I hate the Beatles. I’m aware that a few hundred million people think that music peaked with the tale of lovely Rita, meter maid. But the argument that something is worthwhile because a lot of people like it passionately failed to make me a soccer fan, either.
Their alternately cutesy and ponderous catalog demonstrates that neither simplicity nor aspirations of grandeur, respectively, are necessarily virtues. The saccharine pop songs of the first part of their career led to the ridiculously affected pretentiousness of the second part. And liking their version of Twist and Shout more than the Isley Brothers rendition is proof of excessive Caucasianality.
Worst of all, their insipid pop ditties and tedious art rock were sprinkled with maliciously innocuous ’60s values. For one notable example, the ruinous idea that All You Need Is Love may as well be Barack Obama’s foreign policy thesis. It’s a dreadful concept to which to adhere in a world full of jerks and bills.
But their Yellow Submarine-tinged view of reality may have not been maintained over time by the entire band. For one, Ringo may be a Tea Partying right-wing radical now, although nobody has heard from him in a few decades.
As for the higher-talent portion of the band, John Lennon reportedly became a conservative by the end of his life. It’s the worst thing to happen to hippies since the invention of pepper spray.
The revelation is especially jarring when considered against his record as the prototypical silly leftist. Lennon’s post-Beatles years were most notable for his regrettable habit of railing against American policies. It’s odd that he never realized that he didn’t have to live here as he did so, particularly considering that he wasn’t exactly born in Milwaukee.
The self-righteous goofiness he inflicted in Quebec wasn’t any better. His revoltingly infamous bed-in with his dazzlingly incoherent spouse epitomized childish calls for peace. Yeah, as if war is preferable.
Woodstock-minded people refuse to accept that we’re in an imperfect world. Sometimes, bad people do bad things such as pick fights with good people, and the options boil down to getting beat up or punching back. Sergeant Pepper would have understood.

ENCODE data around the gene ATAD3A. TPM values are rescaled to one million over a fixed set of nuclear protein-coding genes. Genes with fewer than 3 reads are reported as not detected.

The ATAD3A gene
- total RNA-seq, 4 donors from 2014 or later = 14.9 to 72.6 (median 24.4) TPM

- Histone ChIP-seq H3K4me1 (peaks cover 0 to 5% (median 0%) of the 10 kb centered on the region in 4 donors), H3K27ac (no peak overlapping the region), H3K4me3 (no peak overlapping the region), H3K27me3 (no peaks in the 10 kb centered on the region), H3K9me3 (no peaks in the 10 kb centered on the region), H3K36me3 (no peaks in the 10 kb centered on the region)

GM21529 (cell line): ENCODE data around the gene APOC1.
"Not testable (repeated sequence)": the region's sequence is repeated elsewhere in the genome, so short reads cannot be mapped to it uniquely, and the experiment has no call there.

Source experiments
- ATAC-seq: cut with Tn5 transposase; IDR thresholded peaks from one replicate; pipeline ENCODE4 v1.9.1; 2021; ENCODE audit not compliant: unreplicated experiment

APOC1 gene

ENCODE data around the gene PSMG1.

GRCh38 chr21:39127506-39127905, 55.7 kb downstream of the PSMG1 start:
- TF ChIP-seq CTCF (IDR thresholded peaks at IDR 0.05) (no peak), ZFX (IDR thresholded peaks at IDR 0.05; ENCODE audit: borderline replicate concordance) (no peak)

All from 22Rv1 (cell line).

But he apparently grew up and recognized that life wasn’t like his songs. Like many on the left, he found that learning how the world works and becoming conservative are the same thing.
It just took the Give Peace a Chance guy a bit longer than most to become a sensible realist, which is understandable for a rocker who functions outside societal norms like time clocks and mortgages. On a related note, it’s interesting that people only seem to change from liberal to conservative in the same sense that it’s interesting that people only seem to head from Mexico to America.
Still, the allegation remains shocking. After all, this is the man who inflicted Imagine upon us, contender for the worst song in existence next to his aforementioned ditty about giving peace a change. The bleak paean to meaninglessness is disingenuously disguised as something profoundly inspiring, an interpretation shared by drunken jackasses singing it minutes before midnight on New Year’s Eve in Times Square.
The good news is that one other person hated the nihilistic, atheistic call to be a naïve fool, too. His name is John Lennon. He evolved, even though he scoffed at evolution. The story just keeps getting better.
He deserves respect regardless of personal taste. I didn’t care for his preachy music or his publicly-announced politics. But he seemed like a genuinely nice person who was amusing when he was not delivering lectures, and his death stands as a prime example of how evil losers can ruin life for everyone else.
Now, Lennon serves as evidence that change is always possible even among adamantly ignorant goofs. People who started on the right path should be sympathetic even if their course was different. Anyone who cheered Reagan’s reelection before getting ready for a day in elementary school should respect those who join the movement later in life.
It may be wise to always have been conservative. But acquiring wisdom is as wonderful an experience as an immigrant choosing to become American. Next, you’ll tell me that David Mamet has realized he’s a conservative, too.
Lennon offers hope that some of our misguided lefty friends can learn their lesson. I think I’ll celebrate the Preachy Beatle’s conversion by heading to Strawberry Fields in Central Park, where I’ll spend a peaceful moment paying my respects before reading Andrew Breitbart’s book.
Any “Yay Che”-types inhabiting the area may not appreciate my choice of reading material. But it will be a good exercise in tolerance for them. After all, their musical and spiritual guru may have agreed with the book’s tenets if the report about his shrewdly evolving political views is true. Imagine that.
Anthony Bialy is a writer and “Red Eye” conservative in New York City. He tweets at http://twitter.com/AnthonyBialy.
Cross-posted at http://punditleague.us